Wegman's Wages War on Inflation

Grocery chain Wegmans--aka the best supermarkets in the entire world--is taking an unusual step in the face of rising food prices:  they're freezing the price of forty common items.

The supermarket chain, which has locations in Lanham, Fairfax, Sterling and Woodbridge, said it will freeze the prices on 40 products for the rest of the year.

The products include orange juice, coffee, cereal, bananas, red peppers, pasta and sauce. Also on the list are chicken, ground beef, salmon, tilapia, tuna, frozen pizza, frozen vegetables and deli ham and turkey.

Nearly all of the products are the Wegmans brand.

"We can be more aggressive with pricing for our own brand because we have better access to information on the factors that determine costs," said Wegmans spokeswoman Jo Natale, in a news release.

"These products are already the best value in their respective category, and for that reason, they are also usually the top-selling brand in a category," Natale says.

The items chosen for the price freeze are products most families use a lot, company officials say.

"News that food prices will rise is worrisome for our employees and our customers, especially when folks are also dealing with higher gas prices," says Chief Executive Officer Danny Wegman.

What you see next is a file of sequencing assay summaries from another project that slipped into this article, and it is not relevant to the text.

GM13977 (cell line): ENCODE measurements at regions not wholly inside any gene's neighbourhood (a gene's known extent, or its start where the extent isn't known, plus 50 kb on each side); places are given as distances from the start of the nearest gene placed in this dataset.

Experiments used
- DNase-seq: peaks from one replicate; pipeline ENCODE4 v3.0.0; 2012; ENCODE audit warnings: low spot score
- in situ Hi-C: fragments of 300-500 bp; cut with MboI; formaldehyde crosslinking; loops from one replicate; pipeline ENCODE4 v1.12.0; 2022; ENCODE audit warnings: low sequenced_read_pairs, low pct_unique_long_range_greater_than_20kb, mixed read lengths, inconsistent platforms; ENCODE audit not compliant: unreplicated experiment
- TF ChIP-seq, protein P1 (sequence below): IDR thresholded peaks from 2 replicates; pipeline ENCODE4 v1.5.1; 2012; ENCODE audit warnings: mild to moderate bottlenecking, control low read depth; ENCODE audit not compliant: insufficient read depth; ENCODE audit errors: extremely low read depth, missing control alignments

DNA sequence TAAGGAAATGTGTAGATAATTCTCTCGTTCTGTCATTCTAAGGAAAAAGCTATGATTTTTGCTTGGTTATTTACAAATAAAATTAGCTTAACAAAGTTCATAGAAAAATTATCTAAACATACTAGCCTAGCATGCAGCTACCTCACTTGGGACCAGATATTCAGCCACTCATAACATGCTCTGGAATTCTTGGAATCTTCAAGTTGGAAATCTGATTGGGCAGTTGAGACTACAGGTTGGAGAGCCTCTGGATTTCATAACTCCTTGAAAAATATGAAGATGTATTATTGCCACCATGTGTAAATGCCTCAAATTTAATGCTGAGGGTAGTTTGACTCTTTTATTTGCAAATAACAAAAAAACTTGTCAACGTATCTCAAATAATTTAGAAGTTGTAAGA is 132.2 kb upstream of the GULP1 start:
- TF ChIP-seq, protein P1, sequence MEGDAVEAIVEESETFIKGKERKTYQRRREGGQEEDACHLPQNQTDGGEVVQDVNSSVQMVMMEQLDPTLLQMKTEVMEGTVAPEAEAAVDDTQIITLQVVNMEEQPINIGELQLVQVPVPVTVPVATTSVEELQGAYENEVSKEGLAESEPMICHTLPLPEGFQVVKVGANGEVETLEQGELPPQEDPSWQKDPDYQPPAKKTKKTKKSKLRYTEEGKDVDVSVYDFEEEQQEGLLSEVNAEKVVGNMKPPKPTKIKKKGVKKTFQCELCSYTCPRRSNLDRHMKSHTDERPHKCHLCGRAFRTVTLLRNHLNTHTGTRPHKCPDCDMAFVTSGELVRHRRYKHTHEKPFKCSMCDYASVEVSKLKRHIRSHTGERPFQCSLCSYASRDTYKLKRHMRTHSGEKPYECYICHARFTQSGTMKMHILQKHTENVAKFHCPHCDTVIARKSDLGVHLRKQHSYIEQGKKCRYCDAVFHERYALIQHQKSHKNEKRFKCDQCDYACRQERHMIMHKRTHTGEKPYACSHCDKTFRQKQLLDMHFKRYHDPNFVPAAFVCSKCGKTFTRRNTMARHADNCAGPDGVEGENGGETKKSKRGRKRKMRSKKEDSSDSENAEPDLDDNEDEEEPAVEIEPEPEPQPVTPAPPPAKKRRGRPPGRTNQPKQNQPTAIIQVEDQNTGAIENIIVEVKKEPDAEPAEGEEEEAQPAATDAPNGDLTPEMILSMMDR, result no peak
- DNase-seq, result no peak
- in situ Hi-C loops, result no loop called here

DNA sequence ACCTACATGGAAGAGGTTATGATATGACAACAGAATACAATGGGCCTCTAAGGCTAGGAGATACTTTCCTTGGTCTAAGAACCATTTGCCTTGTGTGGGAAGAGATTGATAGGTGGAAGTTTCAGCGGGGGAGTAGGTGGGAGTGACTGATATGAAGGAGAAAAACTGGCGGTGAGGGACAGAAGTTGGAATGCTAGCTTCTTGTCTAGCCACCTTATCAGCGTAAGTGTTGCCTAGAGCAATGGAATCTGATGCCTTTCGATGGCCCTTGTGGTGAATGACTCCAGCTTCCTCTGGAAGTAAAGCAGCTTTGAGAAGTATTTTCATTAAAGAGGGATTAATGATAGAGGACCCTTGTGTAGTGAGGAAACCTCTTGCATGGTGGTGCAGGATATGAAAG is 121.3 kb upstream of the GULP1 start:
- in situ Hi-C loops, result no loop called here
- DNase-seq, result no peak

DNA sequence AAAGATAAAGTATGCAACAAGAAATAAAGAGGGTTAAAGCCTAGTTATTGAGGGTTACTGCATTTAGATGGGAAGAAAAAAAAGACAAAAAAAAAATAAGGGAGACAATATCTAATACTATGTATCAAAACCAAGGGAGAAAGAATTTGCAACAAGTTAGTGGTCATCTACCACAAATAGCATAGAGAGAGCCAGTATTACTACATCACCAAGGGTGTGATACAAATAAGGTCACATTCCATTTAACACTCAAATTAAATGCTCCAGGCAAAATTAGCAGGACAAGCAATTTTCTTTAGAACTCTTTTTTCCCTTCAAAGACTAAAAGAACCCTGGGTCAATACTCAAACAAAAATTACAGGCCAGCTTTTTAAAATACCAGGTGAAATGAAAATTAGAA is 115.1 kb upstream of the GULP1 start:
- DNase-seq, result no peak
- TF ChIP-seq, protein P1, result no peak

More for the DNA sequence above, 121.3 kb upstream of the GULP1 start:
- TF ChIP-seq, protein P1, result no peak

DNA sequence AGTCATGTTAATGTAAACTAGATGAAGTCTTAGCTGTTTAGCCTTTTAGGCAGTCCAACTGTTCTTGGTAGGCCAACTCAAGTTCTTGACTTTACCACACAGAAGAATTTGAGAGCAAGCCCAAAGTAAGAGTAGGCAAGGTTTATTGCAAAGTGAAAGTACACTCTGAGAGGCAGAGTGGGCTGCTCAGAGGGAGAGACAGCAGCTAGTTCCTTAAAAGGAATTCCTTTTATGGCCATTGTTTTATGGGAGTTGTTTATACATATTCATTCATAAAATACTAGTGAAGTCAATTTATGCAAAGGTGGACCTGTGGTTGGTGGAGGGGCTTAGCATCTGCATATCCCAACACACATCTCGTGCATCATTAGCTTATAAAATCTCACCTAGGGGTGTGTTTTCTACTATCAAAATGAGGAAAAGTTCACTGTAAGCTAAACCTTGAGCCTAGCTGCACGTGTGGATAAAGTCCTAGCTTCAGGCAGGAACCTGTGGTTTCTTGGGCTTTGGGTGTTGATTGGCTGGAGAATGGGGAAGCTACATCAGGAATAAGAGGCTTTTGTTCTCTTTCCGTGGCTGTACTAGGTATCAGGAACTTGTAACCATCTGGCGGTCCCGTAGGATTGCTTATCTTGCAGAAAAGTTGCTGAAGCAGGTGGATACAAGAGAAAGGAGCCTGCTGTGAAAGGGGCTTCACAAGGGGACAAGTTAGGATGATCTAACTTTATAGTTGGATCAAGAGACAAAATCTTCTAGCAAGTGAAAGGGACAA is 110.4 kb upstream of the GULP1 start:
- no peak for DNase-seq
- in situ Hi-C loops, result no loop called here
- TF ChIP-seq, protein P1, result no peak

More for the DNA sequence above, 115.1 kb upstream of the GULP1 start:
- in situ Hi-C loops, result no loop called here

Wegmans, which operates 77 stores in New York, Pennsylvania, New Jersey, Virginia, and Maryland, estimates the move to freeze prices could save a family of four about $400 a year.

This is genius.  Obviously, families spend a lot more than $400 a year on their groceries; by letting them save on generic staples, the company presumably thinks it will make up more in other sales than it loses on the frozen items.  Especially because they're big recurring items that families pay attention to.

Wegmans has been expanding outside of its traditional base in New York State, where it is already beloved for somehow combining high quality and value.  The company is no longer opening stores in New York, perhaps because the state's business climate is routinely ranked among the worst in the nation.  So a promotion like this will introduce it to new consumers who haven't yet built up the legacy of goodwill that upstate New Yorkers feel for the company.  Not only will they bring new customers into their stores, but presumably long after the current bout of food price inflation subsides, those customers will remember Wegmans as the company that helped them out a little when times are tough.

It will be interesting to see if other chains follow suit.  Wegman's is a private company closely held by the family that founded it; they don't have any shareholders to answer to.  And the stores are extremely successful because of the quality and value.  Established giants may find their move hard to emulate.
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Megan McArdle is a columnist at Bloomberg View and a former senior editor at The Atlantic. Her new book is The Up Side of Down.

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